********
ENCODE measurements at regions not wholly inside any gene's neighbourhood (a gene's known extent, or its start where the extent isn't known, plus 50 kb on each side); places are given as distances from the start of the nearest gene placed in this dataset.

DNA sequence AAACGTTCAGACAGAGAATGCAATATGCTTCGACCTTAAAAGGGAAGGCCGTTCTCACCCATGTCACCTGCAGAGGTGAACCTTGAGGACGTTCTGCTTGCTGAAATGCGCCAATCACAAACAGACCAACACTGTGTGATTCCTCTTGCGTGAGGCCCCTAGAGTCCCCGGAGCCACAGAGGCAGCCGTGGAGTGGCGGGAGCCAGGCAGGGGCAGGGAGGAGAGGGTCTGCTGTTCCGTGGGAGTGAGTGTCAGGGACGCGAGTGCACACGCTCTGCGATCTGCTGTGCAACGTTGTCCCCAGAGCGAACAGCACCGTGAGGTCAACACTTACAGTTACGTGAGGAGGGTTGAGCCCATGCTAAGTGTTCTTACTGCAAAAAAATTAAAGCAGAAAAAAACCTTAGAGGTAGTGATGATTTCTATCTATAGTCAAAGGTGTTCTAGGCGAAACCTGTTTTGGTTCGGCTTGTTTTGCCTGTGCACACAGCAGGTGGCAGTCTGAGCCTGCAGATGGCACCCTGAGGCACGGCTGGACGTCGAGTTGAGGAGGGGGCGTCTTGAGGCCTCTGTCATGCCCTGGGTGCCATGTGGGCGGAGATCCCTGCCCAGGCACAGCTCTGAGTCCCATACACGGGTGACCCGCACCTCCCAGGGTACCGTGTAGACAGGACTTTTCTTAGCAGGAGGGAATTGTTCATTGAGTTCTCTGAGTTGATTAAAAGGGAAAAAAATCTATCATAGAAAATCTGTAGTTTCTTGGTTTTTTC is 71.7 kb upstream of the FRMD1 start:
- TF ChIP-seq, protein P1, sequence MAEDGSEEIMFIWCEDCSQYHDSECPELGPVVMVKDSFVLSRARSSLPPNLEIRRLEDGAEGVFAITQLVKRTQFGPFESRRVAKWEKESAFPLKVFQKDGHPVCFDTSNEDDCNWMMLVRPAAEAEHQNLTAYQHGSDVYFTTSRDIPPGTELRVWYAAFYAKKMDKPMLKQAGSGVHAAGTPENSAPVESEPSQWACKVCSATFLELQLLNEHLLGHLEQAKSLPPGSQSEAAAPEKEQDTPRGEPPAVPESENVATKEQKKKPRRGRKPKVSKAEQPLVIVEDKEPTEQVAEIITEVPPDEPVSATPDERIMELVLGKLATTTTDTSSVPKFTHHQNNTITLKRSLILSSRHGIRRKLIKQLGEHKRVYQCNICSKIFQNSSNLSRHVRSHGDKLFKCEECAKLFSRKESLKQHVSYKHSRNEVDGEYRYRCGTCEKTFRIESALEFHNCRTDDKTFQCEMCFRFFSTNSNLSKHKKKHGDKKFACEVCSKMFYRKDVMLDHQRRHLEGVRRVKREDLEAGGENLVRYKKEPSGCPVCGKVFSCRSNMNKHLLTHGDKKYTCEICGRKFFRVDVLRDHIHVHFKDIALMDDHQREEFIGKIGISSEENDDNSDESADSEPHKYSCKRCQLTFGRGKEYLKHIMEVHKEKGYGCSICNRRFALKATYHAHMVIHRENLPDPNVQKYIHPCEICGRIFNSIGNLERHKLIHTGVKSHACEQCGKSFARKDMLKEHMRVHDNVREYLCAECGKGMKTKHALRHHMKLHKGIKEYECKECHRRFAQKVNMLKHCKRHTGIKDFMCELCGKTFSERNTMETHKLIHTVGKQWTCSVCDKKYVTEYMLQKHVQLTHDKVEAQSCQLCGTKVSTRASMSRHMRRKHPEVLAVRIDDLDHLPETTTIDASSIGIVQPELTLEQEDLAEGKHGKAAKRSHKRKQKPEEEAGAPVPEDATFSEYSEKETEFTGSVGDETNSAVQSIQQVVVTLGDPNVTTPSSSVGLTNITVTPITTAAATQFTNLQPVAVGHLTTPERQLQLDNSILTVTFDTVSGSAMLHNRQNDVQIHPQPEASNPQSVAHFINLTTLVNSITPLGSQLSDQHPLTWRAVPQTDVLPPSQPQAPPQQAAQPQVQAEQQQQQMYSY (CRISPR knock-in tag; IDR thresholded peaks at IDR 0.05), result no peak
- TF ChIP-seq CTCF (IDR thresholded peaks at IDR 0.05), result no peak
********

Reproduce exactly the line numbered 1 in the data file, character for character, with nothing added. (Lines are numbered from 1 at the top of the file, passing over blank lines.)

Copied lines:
ENCODE measurements at regions not wholly inside any gene's neighbourhood (a gene's known extent, or its start where the extent isn't known, plus 50 kb on each side); places are given as distances from the start of the nearest gene placed in this dataset.